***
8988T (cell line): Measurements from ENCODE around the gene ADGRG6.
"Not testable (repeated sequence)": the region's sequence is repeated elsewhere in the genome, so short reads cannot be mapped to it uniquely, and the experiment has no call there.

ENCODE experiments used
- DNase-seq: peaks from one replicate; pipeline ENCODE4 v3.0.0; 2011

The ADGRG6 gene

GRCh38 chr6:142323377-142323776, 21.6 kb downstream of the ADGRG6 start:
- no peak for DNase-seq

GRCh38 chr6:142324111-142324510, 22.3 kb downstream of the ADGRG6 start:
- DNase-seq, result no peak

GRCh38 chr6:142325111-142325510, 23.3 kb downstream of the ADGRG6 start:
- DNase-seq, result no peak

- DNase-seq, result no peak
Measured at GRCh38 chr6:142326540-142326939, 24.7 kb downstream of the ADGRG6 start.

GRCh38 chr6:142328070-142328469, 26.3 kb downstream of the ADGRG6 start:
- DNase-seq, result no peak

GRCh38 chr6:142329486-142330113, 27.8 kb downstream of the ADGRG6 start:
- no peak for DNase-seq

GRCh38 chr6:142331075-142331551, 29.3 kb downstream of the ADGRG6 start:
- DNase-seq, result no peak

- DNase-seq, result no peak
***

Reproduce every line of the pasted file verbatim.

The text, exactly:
8988T (cell line): Measurements from ENCODE around the gene ADGRG6.
"Not testable (repeated sequence)": the region's sequence is repeated elsewhere in the genome, so short reads cannot be mapped to it uniquely, and the experiment has no call there.

ENCODE experiments used
- DNase-seq: peaks from one replicate; pipeline ENCODE4 v3.0.0; 2011

The ADGRG6 gene

GRCh38 chr6:142323377-142323776, 21.6 kb downstream of the ADGRG6 start:
- no peak for DNase-seq

GRCh38 chr6:142324111-142324510, 22.3 kb downstream of the ADGRG6 start:
- DNase-seq, result no peak

GRCh38 chr6:142325111-142325510, 23.3 kb downstream of the ADGRG6 start:
- DNase-seq, result no peak

- DNase-seq, result no peak
Measured at GRCh38 chr6:142326540-142326939, 24.7 kb downstream of the ADGRG6 start.

GRCh38 chr6:142328070-142328469, 26.3 kb downstream of the ADGRG6 start:
- DNase-seq, result no peak

GRCh38 chr6:142329486-142330113, 27.8 kb downstream of the ADGRG6 start:
- no peak for DNase-seq

GRCh38 chr6:142331075-142331551, 29.3 kb downstream of the ADGRG6 start:
- DNase-seq, result no peak

- DNase-seq, result no peak